Friday, September 28, 2012
Pat Kelley admits he's not an exciting guy. There's no heavy metal music on the radio in his car or real housewives of anywhere on his DVR.
Sixteen-year-old Grant Sims says he's never been one to complain about expletives and vulgar language he hears daily at baseball practice. It's to be expected, he says, including from his coaches at Fullerton Union High School. But at a June baseball game, Sims said, head coach Marc Patino went too far.
The Rev. Lou Sheldon called the Tamalpais Union High School District board to task after learning it plans to remove a policy written 24 years ago by his group, the Traditional Values Coalition. The group's policy, which was adopted in a 1988 state law, requires sex education to emphasize abstinence and teach, among other things, "honor and respect for monogamous heterosexual marriage."
Eighteen months ago, State Auditor Elaine Howle called the California Commission on Teacher Credentialing one of the “worst-run” agencies she had investigated in a comment to the Sacramento Bee. On Thursday, returning to the Commission to close the books on her audit, Howle praised the Commission and staff.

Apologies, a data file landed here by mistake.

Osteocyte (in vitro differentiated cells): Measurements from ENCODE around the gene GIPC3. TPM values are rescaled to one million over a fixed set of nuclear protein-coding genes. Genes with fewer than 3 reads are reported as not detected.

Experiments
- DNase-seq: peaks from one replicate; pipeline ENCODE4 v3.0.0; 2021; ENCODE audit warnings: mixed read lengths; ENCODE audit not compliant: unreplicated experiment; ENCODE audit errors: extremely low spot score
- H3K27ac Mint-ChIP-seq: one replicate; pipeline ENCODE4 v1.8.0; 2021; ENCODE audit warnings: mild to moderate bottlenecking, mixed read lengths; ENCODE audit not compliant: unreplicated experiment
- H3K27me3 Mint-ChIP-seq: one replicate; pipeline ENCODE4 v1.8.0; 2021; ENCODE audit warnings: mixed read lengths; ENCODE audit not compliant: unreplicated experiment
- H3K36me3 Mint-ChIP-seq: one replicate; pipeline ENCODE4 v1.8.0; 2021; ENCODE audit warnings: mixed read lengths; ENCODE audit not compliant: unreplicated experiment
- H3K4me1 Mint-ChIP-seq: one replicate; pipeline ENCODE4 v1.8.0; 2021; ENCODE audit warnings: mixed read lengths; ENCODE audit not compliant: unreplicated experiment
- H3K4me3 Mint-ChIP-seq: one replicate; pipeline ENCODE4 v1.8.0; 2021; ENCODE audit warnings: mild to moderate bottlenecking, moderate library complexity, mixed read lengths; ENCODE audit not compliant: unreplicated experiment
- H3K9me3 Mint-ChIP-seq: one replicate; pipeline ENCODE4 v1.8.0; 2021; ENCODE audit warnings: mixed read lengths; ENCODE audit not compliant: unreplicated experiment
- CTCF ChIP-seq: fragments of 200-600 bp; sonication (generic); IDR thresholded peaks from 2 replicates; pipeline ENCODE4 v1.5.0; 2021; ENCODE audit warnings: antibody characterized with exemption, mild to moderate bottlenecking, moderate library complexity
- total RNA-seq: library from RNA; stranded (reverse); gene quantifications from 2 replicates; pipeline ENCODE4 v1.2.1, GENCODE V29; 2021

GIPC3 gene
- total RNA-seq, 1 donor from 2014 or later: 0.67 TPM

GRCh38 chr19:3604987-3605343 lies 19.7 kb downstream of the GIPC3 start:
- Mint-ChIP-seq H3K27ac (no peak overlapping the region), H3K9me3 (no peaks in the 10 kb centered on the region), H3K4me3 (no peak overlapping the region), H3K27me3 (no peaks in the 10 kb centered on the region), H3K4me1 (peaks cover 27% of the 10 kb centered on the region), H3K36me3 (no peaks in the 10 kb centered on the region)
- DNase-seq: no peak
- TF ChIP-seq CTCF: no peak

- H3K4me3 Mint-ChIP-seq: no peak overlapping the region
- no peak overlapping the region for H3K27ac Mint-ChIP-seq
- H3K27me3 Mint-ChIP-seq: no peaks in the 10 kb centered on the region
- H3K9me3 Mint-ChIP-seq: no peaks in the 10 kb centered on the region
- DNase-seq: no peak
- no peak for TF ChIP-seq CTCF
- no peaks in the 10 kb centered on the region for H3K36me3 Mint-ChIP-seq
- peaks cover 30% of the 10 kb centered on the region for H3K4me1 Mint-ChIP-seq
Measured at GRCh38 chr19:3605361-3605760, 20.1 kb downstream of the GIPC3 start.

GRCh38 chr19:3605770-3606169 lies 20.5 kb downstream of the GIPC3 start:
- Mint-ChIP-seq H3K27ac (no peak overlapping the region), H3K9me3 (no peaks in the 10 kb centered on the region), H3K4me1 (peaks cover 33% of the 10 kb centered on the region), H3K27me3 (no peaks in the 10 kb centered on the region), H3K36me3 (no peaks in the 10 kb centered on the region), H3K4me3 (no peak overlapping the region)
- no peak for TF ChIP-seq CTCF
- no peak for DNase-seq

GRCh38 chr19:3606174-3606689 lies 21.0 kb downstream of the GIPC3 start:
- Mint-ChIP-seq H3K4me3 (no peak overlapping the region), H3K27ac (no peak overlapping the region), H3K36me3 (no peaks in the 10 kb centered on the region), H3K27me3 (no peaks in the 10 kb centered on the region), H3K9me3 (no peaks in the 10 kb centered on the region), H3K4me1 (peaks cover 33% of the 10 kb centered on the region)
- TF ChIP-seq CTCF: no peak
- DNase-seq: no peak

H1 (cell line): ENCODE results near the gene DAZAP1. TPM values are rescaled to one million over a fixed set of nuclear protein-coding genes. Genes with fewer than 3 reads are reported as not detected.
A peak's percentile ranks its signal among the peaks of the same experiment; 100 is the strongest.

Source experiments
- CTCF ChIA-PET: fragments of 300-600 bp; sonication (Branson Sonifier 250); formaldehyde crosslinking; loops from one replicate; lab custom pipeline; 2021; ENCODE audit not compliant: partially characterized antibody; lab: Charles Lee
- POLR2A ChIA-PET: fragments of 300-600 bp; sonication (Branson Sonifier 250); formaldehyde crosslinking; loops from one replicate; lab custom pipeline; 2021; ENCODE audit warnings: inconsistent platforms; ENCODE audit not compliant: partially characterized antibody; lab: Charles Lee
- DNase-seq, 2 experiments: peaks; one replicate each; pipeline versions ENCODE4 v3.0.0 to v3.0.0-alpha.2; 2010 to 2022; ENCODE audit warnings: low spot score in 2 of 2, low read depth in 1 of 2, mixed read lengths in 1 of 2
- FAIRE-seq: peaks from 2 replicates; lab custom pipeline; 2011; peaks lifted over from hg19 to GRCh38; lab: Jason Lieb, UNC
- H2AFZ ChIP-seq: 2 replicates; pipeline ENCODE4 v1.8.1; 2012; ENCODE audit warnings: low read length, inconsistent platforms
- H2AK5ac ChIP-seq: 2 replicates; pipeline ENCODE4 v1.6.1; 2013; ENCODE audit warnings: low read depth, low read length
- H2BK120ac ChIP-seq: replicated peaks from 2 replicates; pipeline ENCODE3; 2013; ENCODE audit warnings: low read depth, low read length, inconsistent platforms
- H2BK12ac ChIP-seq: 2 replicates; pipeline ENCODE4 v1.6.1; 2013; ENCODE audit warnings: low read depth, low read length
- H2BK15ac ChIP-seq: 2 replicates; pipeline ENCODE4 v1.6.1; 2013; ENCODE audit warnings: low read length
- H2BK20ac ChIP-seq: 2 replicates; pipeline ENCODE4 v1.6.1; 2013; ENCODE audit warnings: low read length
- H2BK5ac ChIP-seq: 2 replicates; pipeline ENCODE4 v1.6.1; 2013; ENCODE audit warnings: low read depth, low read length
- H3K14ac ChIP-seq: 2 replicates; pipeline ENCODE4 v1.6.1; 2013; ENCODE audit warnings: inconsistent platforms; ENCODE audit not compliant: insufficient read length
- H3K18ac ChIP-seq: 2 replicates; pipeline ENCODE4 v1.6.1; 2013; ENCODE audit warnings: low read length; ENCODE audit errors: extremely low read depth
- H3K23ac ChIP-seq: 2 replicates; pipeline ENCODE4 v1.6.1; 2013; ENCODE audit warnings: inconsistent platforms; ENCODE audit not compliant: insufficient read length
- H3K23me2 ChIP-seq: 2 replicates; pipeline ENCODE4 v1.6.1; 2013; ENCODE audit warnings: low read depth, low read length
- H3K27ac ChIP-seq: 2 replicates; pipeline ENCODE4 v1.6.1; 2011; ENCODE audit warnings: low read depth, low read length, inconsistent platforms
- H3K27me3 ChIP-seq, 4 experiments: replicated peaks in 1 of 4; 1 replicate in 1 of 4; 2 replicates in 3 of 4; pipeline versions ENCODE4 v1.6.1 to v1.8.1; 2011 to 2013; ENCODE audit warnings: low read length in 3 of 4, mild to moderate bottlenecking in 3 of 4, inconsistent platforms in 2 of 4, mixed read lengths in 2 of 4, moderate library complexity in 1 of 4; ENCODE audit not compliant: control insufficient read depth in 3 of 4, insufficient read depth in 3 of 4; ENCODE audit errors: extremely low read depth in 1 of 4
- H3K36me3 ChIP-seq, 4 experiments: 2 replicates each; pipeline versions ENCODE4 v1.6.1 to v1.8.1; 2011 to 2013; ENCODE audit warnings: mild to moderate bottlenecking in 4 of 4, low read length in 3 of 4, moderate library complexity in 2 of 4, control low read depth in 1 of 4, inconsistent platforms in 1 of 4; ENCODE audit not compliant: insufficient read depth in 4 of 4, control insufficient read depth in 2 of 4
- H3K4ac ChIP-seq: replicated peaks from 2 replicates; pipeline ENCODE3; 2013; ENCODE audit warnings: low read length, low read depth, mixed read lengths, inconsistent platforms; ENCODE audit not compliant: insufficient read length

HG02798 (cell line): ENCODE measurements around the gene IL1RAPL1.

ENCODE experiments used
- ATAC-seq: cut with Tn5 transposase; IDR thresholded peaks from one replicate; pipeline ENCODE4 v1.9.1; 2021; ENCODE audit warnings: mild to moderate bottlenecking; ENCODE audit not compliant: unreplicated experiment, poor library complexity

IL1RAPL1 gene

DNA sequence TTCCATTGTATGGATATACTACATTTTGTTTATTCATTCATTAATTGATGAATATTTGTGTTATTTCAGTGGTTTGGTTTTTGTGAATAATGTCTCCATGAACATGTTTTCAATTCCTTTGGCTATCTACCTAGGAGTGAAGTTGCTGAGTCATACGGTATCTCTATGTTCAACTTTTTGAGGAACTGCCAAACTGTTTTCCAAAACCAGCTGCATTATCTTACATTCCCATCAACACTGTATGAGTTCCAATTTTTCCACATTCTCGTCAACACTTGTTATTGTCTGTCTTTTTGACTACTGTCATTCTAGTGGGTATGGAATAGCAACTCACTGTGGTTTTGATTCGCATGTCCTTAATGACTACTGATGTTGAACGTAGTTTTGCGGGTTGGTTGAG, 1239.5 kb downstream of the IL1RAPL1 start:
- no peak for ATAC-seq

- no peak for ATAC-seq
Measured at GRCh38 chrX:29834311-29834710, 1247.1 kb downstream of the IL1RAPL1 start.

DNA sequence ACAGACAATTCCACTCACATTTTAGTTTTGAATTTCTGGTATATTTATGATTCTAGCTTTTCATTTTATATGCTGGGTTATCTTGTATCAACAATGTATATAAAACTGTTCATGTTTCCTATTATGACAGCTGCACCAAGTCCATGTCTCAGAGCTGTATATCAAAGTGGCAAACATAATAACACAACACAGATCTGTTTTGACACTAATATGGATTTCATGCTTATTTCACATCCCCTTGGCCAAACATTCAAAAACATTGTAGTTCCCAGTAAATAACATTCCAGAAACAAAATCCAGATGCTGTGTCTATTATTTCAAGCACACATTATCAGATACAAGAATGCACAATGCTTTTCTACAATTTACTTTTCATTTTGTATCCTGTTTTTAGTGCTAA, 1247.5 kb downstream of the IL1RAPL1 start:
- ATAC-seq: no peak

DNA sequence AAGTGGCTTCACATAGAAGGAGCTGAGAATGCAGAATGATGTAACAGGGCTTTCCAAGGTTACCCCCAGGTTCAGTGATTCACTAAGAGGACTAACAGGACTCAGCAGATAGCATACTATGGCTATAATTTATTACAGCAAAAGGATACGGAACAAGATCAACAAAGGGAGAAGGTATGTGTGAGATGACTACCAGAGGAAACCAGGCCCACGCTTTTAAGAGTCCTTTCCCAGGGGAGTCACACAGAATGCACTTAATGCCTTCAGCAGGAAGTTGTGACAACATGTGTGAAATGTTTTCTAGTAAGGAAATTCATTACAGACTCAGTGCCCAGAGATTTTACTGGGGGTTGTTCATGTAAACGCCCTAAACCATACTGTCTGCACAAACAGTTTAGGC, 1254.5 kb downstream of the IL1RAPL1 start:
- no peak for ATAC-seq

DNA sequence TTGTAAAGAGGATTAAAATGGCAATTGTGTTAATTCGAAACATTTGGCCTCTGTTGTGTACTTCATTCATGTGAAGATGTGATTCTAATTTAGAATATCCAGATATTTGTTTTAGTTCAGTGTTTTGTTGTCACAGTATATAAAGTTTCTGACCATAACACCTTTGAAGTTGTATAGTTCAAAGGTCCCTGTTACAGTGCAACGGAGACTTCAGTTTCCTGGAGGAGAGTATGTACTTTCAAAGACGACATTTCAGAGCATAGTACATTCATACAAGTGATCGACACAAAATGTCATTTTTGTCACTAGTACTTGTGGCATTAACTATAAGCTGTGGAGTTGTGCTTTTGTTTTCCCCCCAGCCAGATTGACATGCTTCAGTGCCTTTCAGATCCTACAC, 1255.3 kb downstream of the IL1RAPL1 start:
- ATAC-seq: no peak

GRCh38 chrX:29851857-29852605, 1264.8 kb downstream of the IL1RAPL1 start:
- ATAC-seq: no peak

The rate was startling: Nearly six in 10 teachers at California's lowest-performing schools were not properly credentialed for the classes they led. It's a rate California has worked to shrink for the past six years. It's also a rate that was wrong.
Los Angeles Unified and three local charter school networks were among 35 recipients of $290 million in federal grants awarded to boost the pay of effective teachers and administrators, officials said today.
Gov. Jerry Brown evidently agrees that California’s math standards should align more closely with the national Common Core standards. On Thursday, he signed SB 1200, which will allow the State Board to weed out the dozens of California state Algebra standards that were inserted two years ago with the adoption of Common Core as part of an ongoing, unresolved debate over what students should learn in eighth grade.
Facing a civil rights investigation for disciplining black students more harshly than their white peers, the Oakland school board voted Thursday to accept five years of federal monitoring as the district attempts to address the problem.